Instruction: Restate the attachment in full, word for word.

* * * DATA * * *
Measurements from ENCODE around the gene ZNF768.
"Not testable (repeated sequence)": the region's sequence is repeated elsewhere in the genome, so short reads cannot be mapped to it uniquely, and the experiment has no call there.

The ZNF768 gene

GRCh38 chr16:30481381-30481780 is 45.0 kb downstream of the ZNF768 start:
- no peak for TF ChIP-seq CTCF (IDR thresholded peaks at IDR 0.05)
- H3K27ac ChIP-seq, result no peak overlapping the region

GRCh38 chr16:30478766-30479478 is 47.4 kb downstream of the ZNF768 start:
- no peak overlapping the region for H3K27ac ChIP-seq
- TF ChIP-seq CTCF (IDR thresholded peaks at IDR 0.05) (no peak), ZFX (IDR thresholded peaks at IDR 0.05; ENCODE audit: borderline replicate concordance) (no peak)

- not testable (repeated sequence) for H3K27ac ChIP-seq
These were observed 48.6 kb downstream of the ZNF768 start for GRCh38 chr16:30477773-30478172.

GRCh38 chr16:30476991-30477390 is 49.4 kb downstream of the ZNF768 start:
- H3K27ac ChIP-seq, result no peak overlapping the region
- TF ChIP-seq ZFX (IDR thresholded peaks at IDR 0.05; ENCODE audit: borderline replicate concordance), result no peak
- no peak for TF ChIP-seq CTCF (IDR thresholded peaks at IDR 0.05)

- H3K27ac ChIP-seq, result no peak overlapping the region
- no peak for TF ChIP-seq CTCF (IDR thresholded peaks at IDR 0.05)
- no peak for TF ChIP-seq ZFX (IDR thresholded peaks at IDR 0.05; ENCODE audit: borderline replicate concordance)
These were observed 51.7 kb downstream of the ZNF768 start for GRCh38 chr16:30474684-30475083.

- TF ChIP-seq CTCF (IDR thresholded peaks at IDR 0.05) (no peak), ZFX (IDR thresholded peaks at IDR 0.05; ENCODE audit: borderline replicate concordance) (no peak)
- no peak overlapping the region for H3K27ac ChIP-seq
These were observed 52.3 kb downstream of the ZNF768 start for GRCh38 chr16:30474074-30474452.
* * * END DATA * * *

Measurements from ENCODE around the gene ZNF768.
"Not testable (repeated sequence)": the region's sequence is repeated elsewhere in the genome, so short reads cannot be mapped to it uniquely, and the experiment has no call there.

The ZNF768 gene

GRCh38 chr16:30481381-30481780 is 45.0 kb downstream of the ZNF768 start:
- no peak for TF ChIP-seq CTCF (IDR thresholded peaks at IDR 0.05)
- H3K27ac ChIP-seq, result no peak overlapping the region

GRCh38 chr16:30478766-30479478 is 47.4 kb downstream of the ZNF768 start:
- no peak overlapping the region for H3K27ac ChIP-seq
- TF ChIP-seq CTCF (IDR thresholded peaks at IDR 0.05) (no peak), ZFX (IDR thresholded peaks at IDR 0.05; ENCODE audit: borderline replicate concordance) (no peak)

- not testable (repeated sequence) for H3K27ac ChIP-seq
These were observed 48.6 kb downstream of the ZNF768 start for GRCh38 chr16:30477773-30478172.

GRCh38 chr16:30476991-30477390 is 49.4 kb downstream of the ZNF768 start:
- H3K27ac ChIP-seq, result no peak overlapping the region
- TF ChIP-seq ZFX (IDR thresholded peaks at IDR 0.05; ENCODE audit: borderline replicate concordance), result no peak
- no peak for TF ChIP-seq CTCF (IDR thresholded peaks at IDR 0.05)

- H3K27ac ChIP-seq, result no peak overlapping the region
- no peak for TF ChIP-seq CTCF (IDR thresholded peaks at IDR 0.05)
- no peak for TF ChIP-seq ZFX (IDR thresholded peaks at IDR 0.05; ENCODE audit: borderline replicate concordance)
These were observed 51.7 kb downstream of the ZNF768 start for GRCh38 chr16:30474684-30475083.

- TF ChIP-seq CTCF (IDR thresholded peaks at IDR 0.05) (no peak), ZFX (IDR thresholded peaks at IDR 0.05; ENCODE audit: borderline replicate concordance) (no peak)
- no peak overlapping the region for H3K27ac ChIP-seq
These were observed 52.3 kb downstream of the ZNF768 start for GRCh38 chr16:30474074-30474452.